I've been doing some writing today about the teacher as a role model, and it's got me thinking about what does make for a good role model in the classroom, and what doesn't.
As ever, I find myself thinking back to my own school days for material, delving into my own experiences to work out what I think. What was it that made a few of my teachers stand out from the rest? Why did those ones inspire me, whilst others made me hate a lesson, or a subject, or made me feel that I was no good at it? (And, indeed, what about those teachers who failed to provoke any reaction at all. The ones who left absolutely no indent on my youthful self: perhaps the very worst of all possible fates for a teacher?)
At my junior school, there was one teacher I actively disliked (perhaps despised might not be too strong a word for how I feel about that teacher when I look back on that period of my life). The problem was, I was downright terrified of her. She scared me, and the rest of the class, into submission. We behaved because we were too scared not to. Funnily enough, although that teacher was certainly not a role model of how you should teach, she have provided me with plenty of material for when I'm considering how you shouldn't do it. The year I had that teacher, I became what is now known as a 'school refuser'.
When I'm asked whether I think that behaviour has deteriorated in the last decade or two, I think back to that teacher before I reply. Yes, I say, modern day students are far more willing to stand up to their teachers and question what happens in the classroom. Yes, I say, they are all too willing to tell you about their 'rights', their 'choices', about how they deserve 'respect' (often without understanding what any of that stuff actually means). But equally, I point out, they are no longer willing to put up with a teacher who terrifies them into submission. These days, you have to do it with your skill as a teacher, and not with the so-called 'authority' that used to be the trump card of those in professional roles.
Enough of the bad role models - what about the good ones - what was it that made them so special? Let me tell you about two - both English teachers - both inspirational to me - but totally different in almost every other way. 'Miss X' was one of my English teachers at secondary school. As a role model, she offered a sweet nature, a willingness to let us explore a subject or topic that we loved, a positive manner that never seemed to trip over into sarcasm or negativity. She was beautiful too, which I should imagine helped her in managing the boys' behaviour. Then there was 'Miss Y'. She helped me pass my English A Level, after I'd left school. As a role model, she offered a fervent belief in my ability, a willingness to listen to my most outlandish ideas, and she was also passionate about her subject - she adored those poets that we discussed, and inspired me to adore them too.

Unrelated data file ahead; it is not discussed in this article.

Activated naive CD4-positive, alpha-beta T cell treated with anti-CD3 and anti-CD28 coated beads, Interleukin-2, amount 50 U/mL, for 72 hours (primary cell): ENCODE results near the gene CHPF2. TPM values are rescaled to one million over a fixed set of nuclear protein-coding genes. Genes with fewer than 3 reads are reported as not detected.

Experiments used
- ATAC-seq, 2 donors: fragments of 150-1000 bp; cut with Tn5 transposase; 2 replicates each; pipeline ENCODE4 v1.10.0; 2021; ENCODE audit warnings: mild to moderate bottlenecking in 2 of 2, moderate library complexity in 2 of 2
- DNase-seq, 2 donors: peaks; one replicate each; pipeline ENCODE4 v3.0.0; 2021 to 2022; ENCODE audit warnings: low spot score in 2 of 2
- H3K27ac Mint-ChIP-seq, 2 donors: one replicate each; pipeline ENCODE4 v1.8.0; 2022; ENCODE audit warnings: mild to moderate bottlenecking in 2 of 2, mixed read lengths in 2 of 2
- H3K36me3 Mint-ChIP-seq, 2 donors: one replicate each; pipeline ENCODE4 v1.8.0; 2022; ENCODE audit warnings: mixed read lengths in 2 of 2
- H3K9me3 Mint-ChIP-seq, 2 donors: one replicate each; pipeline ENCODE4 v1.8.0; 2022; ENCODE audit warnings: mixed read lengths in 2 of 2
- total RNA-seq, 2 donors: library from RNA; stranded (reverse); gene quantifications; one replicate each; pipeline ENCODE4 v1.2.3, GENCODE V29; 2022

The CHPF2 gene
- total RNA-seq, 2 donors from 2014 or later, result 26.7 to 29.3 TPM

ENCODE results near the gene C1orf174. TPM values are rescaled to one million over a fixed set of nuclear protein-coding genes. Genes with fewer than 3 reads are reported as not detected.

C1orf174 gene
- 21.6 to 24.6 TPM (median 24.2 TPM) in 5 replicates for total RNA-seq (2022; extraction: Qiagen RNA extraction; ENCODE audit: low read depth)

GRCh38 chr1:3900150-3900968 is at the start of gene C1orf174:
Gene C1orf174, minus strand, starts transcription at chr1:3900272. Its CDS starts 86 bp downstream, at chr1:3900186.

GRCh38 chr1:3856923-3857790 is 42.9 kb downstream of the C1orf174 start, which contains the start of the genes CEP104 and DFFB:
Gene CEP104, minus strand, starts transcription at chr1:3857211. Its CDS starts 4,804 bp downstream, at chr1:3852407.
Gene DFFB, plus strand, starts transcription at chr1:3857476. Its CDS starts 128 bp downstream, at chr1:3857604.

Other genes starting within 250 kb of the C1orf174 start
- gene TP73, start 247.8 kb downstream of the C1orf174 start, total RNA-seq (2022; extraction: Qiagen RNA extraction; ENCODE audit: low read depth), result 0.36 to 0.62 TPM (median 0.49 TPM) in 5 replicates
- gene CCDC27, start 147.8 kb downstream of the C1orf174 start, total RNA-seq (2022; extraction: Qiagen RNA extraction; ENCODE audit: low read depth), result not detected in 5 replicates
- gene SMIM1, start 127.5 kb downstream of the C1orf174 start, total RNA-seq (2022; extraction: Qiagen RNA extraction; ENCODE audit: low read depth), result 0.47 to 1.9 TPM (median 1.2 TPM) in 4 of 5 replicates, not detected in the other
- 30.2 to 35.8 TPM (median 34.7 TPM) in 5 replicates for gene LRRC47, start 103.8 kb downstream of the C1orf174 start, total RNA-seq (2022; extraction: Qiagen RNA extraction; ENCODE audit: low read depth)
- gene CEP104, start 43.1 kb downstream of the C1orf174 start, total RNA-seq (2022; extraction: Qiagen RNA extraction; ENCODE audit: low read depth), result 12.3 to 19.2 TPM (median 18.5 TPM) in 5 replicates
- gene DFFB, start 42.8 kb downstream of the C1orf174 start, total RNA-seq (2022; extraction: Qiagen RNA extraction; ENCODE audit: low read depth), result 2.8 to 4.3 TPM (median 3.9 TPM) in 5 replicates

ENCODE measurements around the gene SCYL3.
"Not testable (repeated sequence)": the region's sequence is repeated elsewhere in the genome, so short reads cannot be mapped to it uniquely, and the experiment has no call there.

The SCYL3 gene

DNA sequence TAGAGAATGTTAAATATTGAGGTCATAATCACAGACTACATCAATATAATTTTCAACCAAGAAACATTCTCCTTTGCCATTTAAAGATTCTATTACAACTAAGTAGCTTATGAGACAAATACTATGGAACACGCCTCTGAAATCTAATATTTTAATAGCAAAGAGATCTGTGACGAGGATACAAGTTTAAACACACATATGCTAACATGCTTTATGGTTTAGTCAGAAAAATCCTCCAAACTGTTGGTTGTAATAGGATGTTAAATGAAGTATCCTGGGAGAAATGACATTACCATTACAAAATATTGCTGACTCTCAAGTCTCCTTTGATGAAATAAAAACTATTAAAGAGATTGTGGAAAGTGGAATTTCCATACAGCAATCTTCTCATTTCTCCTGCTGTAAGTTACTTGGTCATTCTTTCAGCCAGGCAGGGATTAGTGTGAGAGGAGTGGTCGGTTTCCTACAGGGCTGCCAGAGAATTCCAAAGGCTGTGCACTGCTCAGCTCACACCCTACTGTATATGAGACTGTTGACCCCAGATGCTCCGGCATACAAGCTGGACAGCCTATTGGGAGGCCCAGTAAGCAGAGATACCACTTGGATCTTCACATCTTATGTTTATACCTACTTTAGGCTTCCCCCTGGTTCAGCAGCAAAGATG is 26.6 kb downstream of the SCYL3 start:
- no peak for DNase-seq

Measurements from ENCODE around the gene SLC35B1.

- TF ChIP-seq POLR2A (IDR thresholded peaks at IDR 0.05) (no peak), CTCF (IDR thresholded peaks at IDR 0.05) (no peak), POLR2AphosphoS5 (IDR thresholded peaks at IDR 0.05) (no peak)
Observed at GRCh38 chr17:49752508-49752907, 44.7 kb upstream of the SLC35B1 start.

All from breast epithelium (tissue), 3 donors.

Looking back on my teaching career, I'd like to think that I've been able to inspire the occasional student as well, to be a role model for them in the same way that these teachers were role models for me. And once in a while, I get the hint that I might just have managed it. The unexpected email from a student I once worked with, updating me on their progress out in the real world. I'm not sure there are any strategies that I can give you to help you become a better role model for your students. But what I do know, is that if you love learning, love your subject and like kids too, that will come through in the way that you present yourself to your class. And they'll remember you for it, look back on you fondly over the years.
You will, in the phrase beloved of government adverts, have 'made a difference'.
Elephants in the Classroom
You know that saying, about there being an 'elephant in the room': something everyone knows is there, but no one wants to mention? In teaching, there isn't just one elephant in the classroom, there's a whole herd of them, rampaging through the room. In this blog I plan to turn a spotlight on some of the unspoken and sometimes unpalatable truths about our noble profession (and the good stuff too). Because if we can't be honest about what makes a good learning experience, an effective school, or a good teacher, and equally what makes a bad one, then everyone loses.